Greta wrote: The very moment an idea that is not orthodox crops up, you immediately move into "Critic of Religion" mode, which is such very old news. If it makes you feel better, you can tell me that Santa isn't real and I'll pretend to be surprised and praise you for putting me straight. An alternative is to consider the actual nature of reality and the limits of our perspective effects, you know, like philosophy.
Critique of religion is actually just a part of a broader philosophical category: critique of idealism. While religions arise, disappear or change, their foundational idealist base keeps more or less the same and fuels the diverse supernatural approaches to reality. Yes, the myths of traditional, orthodox religions, get a big share of the pounding in the critique of idealism, and the history of the argumentative practices of the religious advocates certainly enlighten us about the bank of argumentative resources that other less institutionalized philosophical movements have at their hand (such as the epistemological agnosticism to which you resort every time one takes a shot at the supposedly unorthodox ideas that you endorse), but we are not to be fooled by the apparent estrangement and distancing of these movements from the grand religious narratives. Has anyone heard of New Age? What's the difference between those other narratives and NDE narratives? There's none that is relevant, as we can directly verify in the links that I have submitted before:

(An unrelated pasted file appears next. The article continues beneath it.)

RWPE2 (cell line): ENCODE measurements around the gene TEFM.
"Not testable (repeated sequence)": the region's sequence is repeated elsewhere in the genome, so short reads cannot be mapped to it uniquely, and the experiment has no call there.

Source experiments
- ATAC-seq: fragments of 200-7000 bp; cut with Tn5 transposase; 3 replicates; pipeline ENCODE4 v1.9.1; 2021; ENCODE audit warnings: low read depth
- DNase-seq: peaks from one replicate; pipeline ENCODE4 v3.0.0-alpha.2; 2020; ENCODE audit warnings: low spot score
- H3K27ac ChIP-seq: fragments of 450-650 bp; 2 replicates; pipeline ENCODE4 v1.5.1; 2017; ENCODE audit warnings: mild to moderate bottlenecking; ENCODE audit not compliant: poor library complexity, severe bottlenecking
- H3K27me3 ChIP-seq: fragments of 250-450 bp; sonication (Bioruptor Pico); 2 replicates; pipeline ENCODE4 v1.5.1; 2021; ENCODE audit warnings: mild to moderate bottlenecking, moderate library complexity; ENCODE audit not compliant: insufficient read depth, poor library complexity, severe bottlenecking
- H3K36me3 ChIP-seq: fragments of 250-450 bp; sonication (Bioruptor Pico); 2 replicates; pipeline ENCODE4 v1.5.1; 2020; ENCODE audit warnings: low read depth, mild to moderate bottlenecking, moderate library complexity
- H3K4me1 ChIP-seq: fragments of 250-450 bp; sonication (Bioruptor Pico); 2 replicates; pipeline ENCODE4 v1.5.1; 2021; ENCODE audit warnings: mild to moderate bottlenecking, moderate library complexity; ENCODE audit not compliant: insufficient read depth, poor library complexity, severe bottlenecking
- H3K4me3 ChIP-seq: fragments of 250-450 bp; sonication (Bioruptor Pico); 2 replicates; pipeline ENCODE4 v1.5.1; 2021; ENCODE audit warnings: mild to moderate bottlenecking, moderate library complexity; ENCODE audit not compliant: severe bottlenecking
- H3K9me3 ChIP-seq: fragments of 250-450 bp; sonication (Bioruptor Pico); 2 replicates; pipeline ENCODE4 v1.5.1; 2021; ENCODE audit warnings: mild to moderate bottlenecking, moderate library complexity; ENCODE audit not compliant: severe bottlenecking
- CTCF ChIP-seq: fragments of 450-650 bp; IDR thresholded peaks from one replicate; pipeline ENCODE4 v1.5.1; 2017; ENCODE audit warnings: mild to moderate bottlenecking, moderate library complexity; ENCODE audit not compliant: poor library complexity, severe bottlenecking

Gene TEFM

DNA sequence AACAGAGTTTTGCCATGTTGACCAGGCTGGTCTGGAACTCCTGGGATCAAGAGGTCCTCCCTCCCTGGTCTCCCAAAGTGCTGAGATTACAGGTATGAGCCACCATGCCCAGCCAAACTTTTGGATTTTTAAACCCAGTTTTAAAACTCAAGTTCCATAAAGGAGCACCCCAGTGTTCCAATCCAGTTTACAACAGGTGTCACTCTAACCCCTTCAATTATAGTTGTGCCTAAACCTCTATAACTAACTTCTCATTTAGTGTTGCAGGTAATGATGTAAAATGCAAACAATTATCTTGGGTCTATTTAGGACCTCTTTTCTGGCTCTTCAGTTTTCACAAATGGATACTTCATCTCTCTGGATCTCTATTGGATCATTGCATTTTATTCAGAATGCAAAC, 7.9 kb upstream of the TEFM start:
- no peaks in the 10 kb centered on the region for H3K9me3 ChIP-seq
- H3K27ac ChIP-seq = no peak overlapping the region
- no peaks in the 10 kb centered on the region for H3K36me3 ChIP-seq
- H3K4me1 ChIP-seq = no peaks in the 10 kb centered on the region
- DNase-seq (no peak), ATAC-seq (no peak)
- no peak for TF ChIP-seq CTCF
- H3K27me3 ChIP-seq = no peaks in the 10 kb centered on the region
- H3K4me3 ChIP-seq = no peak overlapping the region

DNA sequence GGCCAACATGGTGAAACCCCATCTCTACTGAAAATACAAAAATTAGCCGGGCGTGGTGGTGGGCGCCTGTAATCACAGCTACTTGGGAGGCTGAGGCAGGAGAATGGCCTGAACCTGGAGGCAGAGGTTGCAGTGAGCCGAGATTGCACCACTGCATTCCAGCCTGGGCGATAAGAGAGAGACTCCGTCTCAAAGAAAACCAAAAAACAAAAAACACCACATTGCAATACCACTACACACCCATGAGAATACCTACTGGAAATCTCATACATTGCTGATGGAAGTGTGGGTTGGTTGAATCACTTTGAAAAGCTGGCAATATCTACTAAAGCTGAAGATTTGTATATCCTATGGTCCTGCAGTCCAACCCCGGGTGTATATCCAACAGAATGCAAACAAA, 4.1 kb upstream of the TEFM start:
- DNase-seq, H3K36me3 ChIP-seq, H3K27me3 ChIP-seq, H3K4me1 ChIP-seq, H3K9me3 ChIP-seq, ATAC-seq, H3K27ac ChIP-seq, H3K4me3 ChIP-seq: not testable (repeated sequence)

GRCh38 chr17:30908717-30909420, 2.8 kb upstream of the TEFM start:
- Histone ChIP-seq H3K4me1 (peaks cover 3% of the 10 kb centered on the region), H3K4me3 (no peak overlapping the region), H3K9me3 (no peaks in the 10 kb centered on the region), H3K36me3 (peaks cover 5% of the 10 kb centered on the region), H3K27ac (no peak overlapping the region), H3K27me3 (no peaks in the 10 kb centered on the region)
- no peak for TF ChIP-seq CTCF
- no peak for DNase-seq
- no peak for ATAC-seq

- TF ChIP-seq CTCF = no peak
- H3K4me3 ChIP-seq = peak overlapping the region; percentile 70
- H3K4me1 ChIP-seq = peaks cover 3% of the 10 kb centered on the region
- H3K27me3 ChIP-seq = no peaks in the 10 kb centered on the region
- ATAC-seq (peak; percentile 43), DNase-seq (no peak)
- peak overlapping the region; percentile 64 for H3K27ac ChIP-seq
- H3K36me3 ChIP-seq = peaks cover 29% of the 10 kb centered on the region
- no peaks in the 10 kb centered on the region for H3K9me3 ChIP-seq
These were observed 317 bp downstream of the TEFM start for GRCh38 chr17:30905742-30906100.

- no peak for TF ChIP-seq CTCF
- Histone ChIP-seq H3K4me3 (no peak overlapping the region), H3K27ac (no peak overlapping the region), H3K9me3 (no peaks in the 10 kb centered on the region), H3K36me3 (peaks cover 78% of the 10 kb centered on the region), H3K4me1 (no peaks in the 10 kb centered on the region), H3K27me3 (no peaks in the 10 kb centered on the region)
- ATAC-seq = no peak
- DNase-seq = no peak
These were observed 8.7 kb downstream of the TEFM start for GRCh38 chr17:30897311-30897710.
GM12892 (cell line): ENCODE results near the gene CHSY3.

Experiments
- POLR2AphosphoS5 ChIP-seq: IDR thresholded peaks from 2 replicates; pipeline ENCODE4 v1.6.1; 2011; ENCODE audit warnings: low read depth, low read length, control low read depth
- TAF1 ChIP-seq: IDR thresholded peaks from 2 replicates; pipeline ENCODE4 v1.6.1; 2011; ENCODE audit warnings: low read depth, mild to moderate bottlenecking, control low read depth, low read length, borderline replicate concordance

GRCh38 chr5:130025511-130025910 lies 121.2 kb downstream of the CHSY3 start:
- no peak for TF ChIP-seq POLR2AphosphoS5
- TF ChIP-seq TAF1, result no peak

https://www.nderf.org/Archives/exceptional.html
https://www.adcrf.org/archives_2015_2016.html

The mild difference, of course, is the ecumenical character of NDE narratives: it doesn't matter what orthodox religion you happen to embrace, and there's even no need to embrace a particular religion at all. We are postmodernists, why conform with just one narrative, let's have them all. Don't like pastors and priests? Astrologists and psychics don't suffice? Let's get some Michio Kaku. Has anyone looked at Kaku's official website?, it doesn't look much different than your regular astrologist's. Meanwhile, another international association related to NDE, which publishes a supposedly "scientific" NDE journal, also endorses a publication like this:

https://www.amazon.com/dp/1567184855/re ... ive=380549

Of course, it would be of the most valuable benefit to our knowledge to set the record straight about NDE, using rational philosophical arguments and empirical naturalistic methods of research, but as it has been made patent in this thread, there's little hope some will show up soon.